An Interview with Dr. Philip Landigan, Mercury Expert


Cindy Beckwith
Cindy Beckwith6 years ago

I got adult-onset asthma from mold exposure at my office a few years ago..It took nearly a half-dozen doctors and six months to figure it out..When I finally got the diagnosis, I have had to be on a number of different medications and allergy shots since then to help with my breathing..I, too, complained about not only about the smell of the mold in the office, but my increasing sensitivity to co-workers perfumes and cleaning products, and both were ignored..It was not that it was an "inconvenience", but I literally could not breathe!! I asked to be moved to one of our other offices and it was refused..I was also told I could no longer continue to work there because it would be a "liability". Myself and others got asthma after working there for years, and we will probably have it the rest of our lives...

Myriam G.
Myriam G6 years ago

I had asthma since my early childhood, when I was living in the countryside and had plenty of fresh air and little pollution. Over the years, I had the syrups, the antibiotics when I had bronchitis, and later on, the inhaler. But you know what has helped me the most to control my attacks? Yoga. Simple, inexpensive yoga. It taught me to conciously control my breathing, first at rest, then during light exercise like walking, and finally during vigourous exercise like African dance, moutain hikes, or jogging (something I thought I would never be able to do!). I haven't had an asthma attack in decades. I only need my inhaler when I get bronchitis, and even then, not every time.
I know it ''sucks'' to have to interrupt your regular exercise routine because of asthma, but some types of yoga can still be done while you are recovering. Replacing dairy products by their soja counterparts while sick has helped some people too, including myself.

But, which ever way you choose, getting rid of the traces of infection you still have in your lungs is the most important thing, IMHO. So, I hope you get well soon, Dominic. Take whatever measure necessary. Asthma won't control your life if YOU control your asthma (wow, that sounded pretty lame, sorry, but I couldn't think of a better way to put it.)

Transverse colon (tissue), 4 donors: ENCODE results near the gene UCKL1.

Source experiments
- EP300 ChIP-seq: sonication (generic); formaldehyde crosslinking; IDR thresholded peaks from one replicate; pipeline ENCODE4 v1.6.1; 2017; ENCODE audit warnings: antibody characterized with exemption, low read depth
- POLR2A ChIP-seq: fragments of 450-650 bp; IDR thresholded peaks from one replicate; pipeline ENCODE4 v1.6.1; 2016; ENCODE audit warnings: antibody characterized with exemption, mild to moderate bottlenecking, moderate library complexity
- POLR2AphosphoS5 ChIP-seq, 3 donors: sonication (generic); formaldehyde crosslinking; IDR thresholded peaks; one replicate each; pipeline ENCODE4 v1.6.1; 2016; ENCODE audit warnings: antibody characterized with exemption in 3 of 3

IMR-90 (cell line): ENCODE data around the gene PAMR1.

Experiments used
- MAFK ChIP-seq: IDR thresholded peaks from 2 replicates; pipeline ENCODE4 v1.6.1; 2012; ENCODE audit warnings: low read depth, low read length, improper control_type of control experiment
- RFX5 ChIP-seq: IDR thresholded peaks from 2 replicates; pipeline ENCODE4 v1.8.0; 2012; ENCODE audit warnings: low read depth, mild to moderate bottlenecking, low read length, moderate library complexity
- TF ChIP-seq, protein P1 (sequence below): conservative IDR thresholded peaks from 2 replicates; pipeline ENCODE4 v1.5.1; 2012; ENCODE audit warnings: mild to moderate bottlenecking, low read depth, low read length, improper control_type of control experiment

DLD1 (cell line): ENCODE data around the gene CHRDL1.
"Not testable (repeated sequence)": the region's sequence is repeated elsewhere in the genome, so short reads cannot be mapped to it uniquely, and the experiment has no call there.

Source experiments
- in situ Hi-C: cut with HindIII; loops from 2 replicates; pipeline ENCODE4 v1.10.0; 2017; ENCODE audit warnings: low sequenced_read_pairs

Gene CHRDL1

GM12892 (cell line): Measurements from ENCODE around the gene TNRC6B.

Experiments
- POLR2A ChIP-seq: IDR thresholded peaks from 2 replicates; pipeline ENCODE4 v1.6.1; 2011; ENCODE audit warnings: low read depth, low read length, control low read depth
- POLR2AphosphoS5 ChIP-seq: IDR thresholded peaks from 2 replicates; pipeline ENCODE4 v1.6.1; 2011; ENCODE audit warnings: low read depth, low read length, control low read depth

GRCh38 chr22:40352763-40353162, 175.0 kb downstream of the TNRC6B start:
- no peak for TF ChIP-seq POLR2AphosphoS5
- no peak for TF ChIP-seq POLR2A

Lynn L.
Lynn L6 years ago

What is worst is people's attitudes towards the disability of Asthma. My employer , AT&T , acts as though it is not a real disability since it cannot be seen. I have politely asked, repeatedly to disallow use of heavy cleaning agents in the office ( where the windows are bolted shut ) & for people to not wear excessively heavy perfumes. All I get is harassment & lip service. My senior manager actually was more concerned that an employee's feeling were hurt over a polite request to not use such chemicals & my explanation of what it can do to me-THAN MY ABILITY TO BREATHE. Marie Trottier ,Harvard University's Administrator of Disability Services, says it best on the AAFA.ORG (Asthma and Allergy Foundation of America ) website "Attitudes are the real disabilities." I have been required to request a written job accommodation ( more lip service , I fear ) even though the Americans With Disabilities Act says they should be in compliance in the first place. I will probably have to sue them over this. It is ridiculous.

Catherine B.
Cath B6 years ago

june t
I have acupuncture weekly and it keeps me as stable as possible, given the high medication I have to take. It was my first line of defense until I had to take the medication all the time. So we use it to help balance (??) the organs and immune system. I am not as well without it for very long. If I get a throat/chest infection then it is a loosing battle so I avoid people with bugs where possible. Besides treating me for the asthma, my therapist also helps me to cope with the side affects and stress it causes. It all helps.

june t.
june t6 years ago

my loved one has asthma, and it is always a worry, I wish there were more things to try. Has anyone tried acupuncture?

Debashis R.
Debashis Ray6 years ago

I became an asthmatic in my late 20s after a childhood of repeated bronchitis attacks. Things got so bad that I considered leaving my regular job. Then I started yoga and pranayama and the attacks became infrequent and manageable. Today at 65 I am practically free of problems and may feel the need for a 'puff' once in a few months. Suggest you try pranayama if you can spare the time-20minutes a day.

Marilyn NOfwds D.
6 years ago

Untreated asthma can do permanent damage to the lungs, so don't ignore it or just try to bear it.

Katherine F.
Katherine F.6 years ago

I think that making the time to consult a doctor instead of just guessing is the fastest and surest way of knowing whether you have asthma or not. Eitherway, you should be careful on spotting the identifiable symptoms when you may have asthma.

Mary L.
Mary L6 years ago

As I'm getting older, I'm discovering I have more allergies and am more sensitive to things like incense smoke and perfumes.

Best of luck in figuring it out. Have you considered using a mask when you go out?

It's very Japanese.

Teresa Wlosowicz
Teresa W6 years ago

thank you